The Defend Black Voters Coalition during a public meeting in Detroit on July 27, 2022, called for the Michigan Public Service Commission to reject energy rate increases. | Ken Coleman
The Michigan Public Service Commission authorized last week DTE Electric Co. to implement a $30.6 million rate increase effective Friday — but that’s significantly less than the company’s original request.
In January, DTE Electric filed an application seeking a $388 million rate increase, but opponents in Southeast Michigan fought back against a hefty price increase on their bills. The panel approved the smaller increase on Friday, Nov. 18.
“This is great news and goes to show what happens when people stand together and push back against this kind of corporate greed,” said Ken Whittaker of the Defend Black Voters coalition, a group aimed at holding DTE Energy and Consumers Energy accountable. “The commissioners could have rubber stamped yet another price hike, but they chose to protect the ratepayers they were meant to serve. This time, the MPSC listened to us and we’re glad they made the right decision.”
Under the initial proposal for a nearly $400 million rate increase, it would have amounted to a 9% increase. With approval of the lower amount, a typical residential customer who uses 500 kilowatt hours of electricity per month will see an increase of 71 cents, or .78%, on their monthly bill, according to the MPSC.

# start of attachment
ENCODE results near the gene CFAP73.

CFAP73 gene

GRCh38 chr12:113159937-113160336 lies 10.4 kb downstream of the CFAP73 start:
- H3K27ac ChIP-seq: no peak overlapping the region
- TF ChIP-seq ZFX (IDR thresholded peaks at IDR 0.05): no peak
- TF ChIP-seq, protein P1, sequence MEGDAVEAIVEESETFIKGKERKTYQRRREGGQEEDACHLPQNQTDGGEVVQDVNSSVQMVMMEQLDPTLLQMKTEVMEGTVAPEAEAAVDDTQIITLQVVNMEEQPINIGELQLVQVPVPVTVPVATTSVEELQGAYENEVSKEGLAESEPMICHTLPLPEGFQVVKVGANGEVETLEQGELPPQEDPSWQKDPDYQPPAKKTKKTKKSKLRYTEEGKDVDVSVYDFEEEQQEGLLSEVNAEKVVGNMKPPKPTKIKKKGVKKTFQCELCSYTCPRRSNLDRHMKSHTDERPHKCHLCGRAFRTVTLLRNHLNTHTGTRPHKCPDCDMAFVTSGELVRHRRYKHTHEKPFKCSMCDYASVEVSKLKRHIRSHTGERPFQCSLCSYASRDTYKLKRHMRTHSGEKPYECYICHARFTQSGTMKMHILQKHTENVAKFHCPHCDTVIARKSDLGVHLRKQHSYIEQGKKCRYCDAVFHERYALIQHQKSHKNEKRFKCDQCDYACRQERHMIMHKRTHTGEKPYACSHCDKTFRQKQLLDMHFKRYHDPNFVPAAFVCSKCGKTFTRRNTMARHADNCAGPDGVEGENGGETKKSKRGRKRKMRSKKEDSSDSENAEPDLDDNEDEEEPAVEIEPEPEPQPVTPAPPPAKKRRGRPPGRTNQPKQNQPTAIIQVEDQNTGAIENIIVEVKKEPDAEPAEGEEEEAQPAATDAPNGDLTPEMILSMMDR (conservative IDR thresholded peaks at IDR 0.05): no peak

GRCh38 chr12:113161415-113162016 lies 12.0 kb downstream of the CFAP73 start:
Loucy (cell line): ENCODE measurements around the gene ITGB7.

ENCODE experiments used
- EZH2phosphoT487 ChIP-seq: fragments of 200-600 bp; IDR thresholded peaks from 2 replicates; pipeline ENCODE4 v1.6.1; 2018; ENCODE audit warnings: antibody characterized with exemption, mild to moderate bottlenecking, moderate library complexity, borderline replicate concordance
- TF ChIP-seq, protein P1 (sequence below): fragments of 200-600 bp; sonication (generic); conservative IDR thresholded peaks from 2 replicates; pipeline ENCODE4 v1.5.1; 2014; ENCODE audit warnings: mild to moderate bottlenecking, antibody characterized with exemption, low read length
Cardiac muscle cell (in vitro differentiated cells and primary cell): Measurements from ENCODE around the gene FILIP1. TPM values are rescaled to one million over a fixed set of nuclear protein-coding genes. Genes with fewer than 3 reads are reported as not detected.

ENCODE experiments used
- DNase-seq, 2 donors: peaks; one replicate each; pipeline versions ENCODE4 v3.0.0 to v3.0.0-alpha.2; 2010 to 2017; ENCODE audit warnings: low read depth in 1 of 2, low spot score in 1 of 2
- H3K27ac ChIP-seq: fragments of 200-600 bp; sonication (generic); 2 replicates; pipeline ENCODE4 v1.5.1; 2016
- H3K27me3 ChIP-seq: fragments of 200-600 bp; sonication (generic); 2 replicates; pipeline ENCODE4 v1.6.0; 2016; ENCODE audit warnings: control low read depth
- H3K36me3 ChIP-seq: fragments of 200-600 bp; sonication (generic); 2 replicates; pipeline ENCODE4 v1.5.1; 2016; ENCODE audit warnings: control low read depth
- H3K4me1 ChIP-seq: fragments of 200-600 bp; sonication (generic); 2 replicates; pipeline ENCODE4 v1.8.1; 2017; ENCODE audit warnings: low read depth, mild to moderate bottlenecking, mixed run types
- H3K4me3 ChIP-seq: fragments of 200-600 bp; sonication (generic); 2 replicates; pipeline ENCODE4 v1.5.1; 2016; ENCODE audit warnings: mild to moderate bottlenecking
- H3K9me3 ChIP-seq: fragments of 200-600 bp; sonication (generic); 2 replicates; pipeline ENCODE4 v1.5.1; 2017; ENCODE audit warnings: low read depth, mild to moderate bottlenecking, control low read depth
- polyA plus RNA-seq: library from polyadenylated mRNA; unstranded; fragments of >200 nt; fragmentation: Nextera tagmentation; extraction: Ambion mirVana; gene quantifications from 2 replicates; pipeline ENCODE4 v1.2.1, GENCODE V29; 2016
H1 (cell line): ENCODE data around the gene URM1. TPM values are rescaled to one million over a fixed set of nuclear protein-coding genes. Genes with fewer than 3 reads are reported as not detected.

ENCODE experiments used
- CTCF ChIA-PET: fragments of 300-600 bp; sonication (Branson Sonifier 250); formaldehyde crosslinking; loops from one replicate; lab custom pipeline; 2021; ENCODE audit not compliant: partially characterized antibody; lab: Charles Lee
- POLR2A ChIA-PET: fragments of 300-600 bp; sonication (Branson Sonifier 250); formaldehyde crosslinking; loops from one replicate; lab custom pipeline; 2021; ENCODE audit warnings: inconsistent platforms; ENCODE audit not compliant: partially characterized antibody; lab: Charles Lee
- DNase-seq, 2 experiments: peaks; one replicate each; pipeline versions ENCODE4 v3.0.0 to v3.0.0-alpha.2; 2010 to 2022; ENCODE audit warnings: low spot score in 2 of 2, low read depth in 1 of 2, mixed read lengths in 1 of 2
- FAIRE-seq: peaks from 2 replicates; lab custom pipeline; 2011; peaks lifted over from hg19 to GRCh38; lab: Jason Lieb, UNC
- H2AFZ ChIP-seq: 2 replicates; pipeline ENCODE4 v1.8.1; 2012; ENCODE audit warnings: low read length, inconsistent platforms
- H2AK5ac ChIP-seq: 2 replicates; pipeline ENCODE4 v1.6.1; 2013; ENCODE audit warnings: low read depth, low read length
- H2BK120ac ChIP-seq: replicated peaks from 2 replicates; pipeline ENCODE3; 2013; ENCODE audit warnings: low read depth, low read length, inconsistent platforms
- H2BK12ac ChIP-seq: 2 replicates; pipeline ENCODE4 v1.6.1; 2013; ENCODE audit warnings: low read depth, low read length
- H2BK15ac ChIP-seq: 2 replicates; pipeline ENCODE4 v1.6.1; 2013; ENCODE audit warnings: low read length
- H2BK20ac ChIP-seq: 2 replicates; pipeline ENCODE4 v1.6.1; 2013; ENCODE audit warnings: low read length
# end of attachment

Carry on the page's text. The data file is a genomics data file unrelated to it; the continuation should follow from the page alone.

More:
“This means more money in the pockets of working families and less for the right-wing extremist lawmakers supported by DTE that have been trying to disenfranchise Black and low-income Michiganders,” Whittaker said.
The commission directed DTE Electric to present evidence in its next rate case related to inflation adjustments needed for emergent replacements. DTE was also directed to file a report detailing the company’s current approach to enrolling customers in its Low-Income Assistance program.
The commission also directed the Energy Affordability and Accessibility Collaborative (EAAC) to initiate a stakeholder discussion of enrollment in the Low-Income Assistance program and work to define equity in energy infrastructure.
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